Emerging ‘Rogue Players’ May Make Legal Damages Harder to SeizeBy
Majority of lawyers surveyed say asset recovery was hindered
A third may have lost more than $10 million over last 5 years
Problems with recovering court-awarded assets -- and efforts to tackle them -- are widespread and potentially growing.
Fifty-eight percent of lawyers said their clients have not been paid the full face value of judgments secured in the last five years, according to a survey of more than 200 litigators by Burford Capital.
“The value of a judgment when rendered is zero dollars,” Carrie Tendler, a lawyer at Kobre & Kim in New York, said in an interview. “Companies spend millions of dollars getting that judgment, and realize there’s not much they can do with it.”
Burford, which invests in law firm litigation, is trying to capitalize on this knowledge gap. The London-based company’s latest financial results, released Wednesday, showed that its year-old judgment enforcement service saw an investment of $1.8 million yield a recovery of $5.9 million. It plans to leverage "services contingently for a portion of whatever we assist in recovering," according to its interim report.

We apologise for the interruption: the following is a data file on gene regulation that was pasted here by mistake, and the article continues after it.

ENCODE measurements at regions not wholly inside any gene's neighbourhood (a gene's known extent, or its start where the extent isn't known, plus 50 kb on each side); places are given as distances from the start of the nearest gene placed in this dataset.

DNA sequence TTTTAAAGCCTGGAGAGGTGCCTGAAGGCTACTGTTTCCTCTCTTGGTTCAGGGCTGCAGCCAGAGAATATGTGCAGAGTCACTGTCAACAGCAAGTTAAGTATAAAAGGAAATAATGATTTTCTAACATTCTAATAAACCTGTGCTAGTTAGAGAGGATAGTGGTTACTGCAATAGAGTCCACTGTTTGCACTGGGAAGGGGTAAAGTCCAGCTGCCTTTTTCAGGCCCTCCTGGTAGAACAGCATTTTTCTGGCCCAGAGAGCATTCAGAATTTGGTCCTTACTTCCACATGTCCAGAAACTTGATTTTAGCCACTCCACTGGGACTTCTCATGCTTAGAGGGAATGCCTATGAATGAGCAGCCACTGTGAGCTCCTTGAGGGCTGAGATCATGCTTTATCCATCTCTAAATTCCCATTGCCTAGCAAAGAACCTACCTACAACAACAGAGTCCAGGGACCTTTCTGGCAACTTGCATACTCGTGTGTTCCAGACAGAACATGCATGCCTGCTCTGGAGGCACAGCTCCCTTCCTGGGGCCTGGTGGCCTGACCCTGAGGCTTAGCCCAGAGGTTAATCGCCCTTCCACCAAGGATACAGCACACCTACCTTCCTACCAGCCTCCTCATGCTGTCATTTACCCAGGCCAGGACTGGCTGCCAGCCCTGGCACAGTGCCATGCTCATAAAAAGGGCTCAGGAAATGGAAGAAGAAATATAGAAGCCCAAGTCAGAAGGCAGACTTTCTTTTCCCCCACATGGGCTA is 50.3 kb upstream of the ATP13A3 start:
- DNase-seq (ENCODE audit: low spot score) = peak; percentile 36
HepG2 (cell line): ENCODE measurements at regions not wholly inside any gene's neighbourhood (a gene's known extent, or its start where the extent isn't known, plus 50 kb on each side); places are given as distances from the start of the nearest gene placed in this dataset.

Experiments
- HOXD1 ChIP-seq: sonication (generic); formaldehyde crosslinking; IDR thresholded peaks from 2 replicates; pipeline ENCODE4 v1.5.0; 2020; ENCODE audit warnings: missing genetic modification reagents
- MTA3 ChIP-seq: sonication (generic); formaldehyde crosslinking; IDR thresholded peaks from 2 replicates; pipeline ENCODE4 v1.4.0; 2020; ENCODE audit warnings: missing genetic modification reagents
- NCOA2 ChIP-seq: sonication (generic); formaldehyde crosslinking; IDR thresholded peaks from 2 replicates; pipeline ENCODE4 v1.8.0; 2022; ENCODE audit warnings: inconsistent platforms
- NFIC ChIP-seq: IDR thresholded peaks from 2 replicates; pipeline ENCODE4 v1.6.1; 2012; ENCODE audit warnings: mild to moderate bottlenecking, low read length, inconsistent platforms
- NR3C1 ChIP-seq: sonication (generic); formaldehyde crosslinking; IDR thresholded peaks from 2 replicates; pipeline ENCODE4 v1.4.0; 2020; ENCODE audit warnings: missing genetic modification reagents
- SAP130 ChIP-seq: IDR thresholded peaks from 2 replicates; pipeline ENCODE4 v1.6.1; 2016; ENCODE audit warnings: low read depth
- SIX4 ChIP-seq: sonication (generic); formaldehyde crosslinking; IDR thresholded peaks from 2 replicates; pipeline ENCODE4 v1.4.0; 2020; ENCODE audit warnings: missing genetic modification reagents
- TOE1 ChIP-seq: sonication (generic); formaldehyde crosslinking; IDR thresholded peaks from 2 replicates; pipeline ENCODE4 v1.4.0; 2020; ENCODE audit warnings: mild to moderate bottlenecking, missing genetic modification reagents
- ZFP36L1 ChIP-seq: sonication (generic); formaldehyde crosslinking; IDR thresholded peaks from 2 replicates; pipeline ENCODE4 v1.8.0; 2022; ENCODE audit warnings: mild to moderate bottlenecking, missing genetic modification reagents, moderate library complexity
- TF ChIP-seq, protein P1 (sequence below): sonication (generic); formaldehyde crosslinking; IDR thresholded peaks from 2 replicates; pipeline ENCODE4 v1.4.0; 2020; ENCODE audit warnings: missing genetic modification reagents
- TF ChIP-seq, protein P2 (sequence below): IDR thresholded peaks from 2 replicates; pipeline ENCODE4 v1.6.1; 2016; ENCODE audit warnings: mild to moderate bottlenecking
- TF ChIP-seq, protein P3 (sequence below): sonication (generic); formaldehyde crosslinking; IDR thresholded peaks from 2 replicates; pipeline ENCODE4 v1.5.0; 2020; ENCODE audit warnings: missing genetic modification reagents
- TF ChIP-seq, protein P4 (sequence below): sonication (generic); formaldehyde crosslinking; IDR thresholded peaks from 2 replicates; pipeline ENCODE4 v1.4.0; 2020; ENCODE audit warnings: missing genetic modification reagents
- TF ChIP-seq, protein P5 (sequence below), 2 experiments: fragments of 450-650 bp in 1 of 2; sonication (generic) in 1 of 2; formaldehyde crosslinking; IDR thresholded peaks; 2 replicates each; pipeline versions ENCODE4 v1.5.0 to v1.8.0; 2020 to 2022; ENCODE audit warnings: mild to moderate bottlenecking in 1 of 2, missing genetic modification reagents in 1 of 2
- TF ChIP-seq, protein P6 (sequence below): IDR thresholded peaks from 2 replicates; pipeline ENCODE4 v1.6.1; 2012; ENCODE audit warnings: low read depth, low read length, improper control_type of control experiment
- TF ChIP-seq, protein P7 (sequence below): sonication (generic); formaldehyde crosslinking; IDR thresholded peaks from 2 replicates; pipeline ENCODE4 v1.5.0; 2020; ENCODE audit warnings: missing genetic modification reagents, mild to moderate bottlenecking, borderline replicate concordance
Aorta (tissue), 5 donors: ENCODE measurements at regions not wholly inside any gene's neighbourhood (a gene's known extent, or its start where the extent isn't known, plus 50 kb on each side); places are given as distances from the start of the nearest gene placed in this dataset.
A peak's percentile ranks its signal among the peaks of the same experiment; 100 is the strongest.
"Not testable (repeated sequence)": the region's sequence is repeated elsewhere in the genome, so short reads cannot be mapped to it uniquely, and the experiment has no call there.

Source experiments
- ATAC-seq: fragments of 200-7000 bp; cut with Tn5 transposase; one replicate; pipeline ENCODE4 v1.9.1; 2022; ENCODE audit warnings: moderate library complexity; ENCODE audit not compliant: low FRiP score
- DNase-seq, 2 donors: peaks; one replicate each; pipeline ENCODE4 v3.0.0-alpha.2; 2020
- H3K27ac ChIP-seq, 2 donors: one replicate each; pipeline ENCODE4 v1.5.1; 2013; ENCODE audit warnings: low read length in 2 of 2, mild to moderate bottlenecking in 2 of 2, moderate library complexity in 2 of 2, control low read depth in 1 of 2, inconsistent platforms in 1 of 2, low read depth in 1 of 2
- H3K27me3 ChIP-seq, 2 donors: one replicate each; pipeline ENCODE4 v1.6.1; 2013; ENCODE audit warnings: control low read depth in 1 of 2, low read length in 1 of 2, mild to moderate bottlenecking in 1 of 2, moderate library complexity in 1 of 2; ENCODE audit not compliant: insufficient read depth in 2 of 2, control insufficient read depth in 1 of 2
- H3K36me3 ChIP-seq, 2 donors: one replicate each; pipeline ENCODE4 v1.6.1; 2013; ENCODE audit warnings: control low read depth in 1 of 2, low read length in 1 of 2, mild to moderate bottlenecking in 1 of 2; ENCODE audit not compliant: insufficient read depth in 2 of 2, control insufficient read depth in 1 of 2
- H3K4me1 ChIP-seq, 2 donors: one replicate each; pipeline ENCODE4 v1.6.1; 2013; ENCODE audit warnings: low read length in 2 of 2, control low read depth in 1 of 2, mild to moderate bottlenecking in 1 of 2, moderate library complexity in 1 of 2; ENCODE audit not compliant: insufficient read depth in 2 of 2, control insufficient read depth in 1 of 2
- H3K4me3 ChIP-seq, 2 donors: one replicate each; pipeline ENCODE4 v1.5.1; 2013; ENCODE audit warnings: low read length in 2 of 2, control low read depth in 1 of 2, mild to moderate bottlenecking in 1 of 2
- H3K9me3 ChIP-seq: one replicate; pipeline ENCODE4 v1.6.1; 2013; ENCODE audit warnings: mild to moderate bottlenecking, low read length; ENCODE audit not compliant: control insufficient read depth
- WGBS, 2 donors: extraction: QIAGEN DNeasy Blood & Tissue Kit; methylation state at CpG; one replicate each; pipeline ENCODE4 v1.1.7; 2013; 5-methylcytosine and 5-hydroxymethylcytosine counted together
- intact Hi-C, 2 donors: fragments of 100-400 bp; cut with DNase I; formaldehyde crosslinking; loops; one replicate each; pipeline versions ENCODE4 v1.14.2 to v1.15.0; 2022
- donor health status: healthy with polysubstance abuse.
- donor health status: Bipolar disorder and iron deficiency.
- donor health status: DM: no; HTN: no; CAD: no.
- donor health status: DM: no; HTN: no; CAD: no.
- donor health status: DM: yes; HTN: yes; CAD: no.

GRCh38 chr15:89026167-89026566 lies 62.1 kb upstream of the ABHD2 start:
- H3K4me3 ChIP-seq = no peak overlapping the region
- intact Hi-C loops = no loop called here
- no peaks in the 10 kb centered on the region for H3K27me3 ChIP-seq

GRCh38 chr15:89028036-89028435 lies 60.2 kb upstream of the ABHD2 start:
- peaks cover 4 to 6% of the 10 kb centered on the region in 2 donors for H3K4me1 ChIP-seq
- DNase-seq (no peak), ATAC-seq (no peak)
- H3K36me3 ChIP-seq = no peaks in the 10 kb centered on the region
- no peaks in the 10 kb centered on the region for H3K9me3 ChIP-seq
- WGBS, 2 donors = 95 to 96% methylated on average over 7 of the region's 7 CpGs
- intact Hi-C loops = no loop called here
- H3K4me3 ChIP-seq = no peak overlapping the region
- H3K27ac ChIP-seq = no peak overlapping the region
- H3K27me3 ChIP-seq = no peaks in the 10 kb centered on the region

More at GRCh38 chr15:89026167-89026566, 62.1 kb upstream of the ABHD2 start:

A global problem
A third of law firms surveyed said they have potentially lost more than $10 million in unenforced judgments over the last five years. One in seven put the figure at more than $50 million.
Many find only at the end of a legal battle that what they are owed is squirreled away in impenetrable special purpose vehicles, shell companies and uncooperative jurisdictions, Tendler said.
“In the current economic climate, over the last 10 years and with the global markets expanding to include what I’ll call ‘rogue players,’ based in countries that don’t have the same respect for a U.S. judgment or a U.K. judgment, you really see a rise in parties -- whether they’re sovereign or private entities -- refusing to pay judgment,” she said.
More than 60 percent of those surveyed by Burford have had clients whose judgments or awards were frustrated by assets hidden in offshore jurisdictions -- with Russia and the former Soviet Union being cited as particular problem areas.
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